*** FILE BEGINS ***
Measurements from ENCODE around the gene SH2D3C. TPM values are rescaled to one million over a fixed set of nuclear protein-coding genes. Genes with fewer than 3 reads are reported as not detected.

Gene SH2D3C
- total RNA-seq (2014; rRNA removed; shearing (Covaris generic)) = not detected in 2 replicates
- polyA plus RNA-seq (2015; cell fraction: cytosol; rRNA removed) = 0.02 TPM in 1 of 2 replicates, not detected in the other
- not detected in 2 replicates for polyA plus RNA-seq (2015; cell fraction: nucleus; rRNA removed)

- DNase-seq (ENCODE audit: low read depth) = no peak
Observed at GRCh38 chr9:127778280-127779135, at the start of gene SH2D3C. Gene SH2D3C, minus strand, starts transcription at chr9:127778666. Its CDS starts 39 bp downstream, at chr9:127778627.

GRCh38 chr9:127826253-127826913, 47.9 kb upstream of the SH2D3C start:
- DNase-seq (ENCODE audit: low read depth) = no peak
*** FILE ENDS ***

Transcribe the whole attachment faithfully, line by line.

Measurements from ENCODE around the gene SH2D3C. TPM values are rescaled to one million over a fixed set of nuclear protein-coding genes. Genes with fewer than 3 reads are reported as not detected.

Gene SH2D3C
- total RNA-seq (2014; rRNA removed; shearing (Covaris generic)) = not detected in 2 replicates
- polyA plus RNA-seq (2015; cell fraction: cytosol; rRNA removed) = 0.02 TPM in 1 of 2 replicates, not detected in the other
- not detected in 2 replicates for polyA plus RNA-seq (2015; cell fraction: nucleus; rRNA removed)

- DNase-seq (ENCODE audit: low read depth) = no peak
Observed at GRCh38 chr9:127778280-127779135, at the start of gene SH2D3C. Gene SH2D3C, minus strand, starts transcription at chr9:127778666. Its CDS starts 39 bp downstream, at chr9:127778627.

GRCh38 chr9:127826253-127826913, 47.9 kb upstream of the SH2D3C start:
- DNase-seq (ENCODE audit: low read depth) = no peak